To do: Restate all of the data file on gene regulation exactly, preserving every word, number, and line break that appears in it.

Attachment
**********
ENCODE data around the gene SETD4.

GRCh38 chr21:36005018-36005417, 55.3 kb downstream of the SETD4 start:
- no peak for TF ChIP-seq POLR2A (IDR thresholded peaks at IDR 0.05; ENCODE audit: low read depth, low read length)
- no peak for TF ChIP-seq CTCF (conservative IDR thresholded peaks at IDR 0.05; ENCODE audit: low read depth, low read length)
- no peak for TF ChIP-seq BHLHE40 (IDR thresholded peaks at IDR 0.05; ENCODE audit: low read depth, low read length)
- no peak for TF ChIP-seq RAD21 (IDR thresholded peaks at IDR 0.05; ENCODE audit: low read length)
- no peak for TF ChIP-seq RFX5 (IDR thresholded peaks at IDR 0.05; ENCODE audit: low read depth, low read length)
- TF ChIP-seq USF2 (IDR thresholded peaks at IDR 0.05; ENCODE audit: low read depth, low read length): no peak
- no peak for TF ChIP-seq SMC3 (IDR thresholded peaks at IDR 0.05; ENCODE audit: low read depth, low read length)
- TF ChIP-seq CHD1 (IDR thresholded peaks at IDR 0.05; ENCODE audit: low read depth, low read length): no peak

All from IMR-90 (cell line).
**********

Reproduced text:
ENCODE data around the gene SETD4.

GRCh38 chr21:36005018-36005417, 55.3 kb downstream of the SETD4 start:
- no peak for TF ChIP-seq POLR2A (IDR thresholded peaks at IDR 0.05; ENCODE audit: low read depth, low read length)
- no peak for TF ChIP-seq CTCF (conservative IDR thresholded peaks at IDR 0.05; ENCODE audit: low read depth, low read length)
- no peak for TF ChIP-seq BHLHE40 (IDR thresholded peaks at IDR 0.05; ENCODE audit: low read depth, low read length)
- no peak for TF ChIP-seq RAD21 (IDR thresholded peaks at IDR 0.05; ENCODE audit: low read length)
- no peak for TF ChIP-seq RFX5 (IDR thresholded peaks at IDR 0.05; ENCODE audit: low read depth, low read length)
- TF ChIP-seq USF2 (IDR thresholded peaks at IDR 0.05; ENCODE audit: low read depth, low read length): no peak
- no peak for TF ChIP-seq SMC3 (IDR thresholded peaks at IDR 0.05; ENCODE audit: low read depth, low read length)
- TF ChIP-seq CHD1 (IDR thresholded peaks at IDR 0.05; ENCODE audit: low read depth, low read length): no peak

All from IMR-90 (cell line).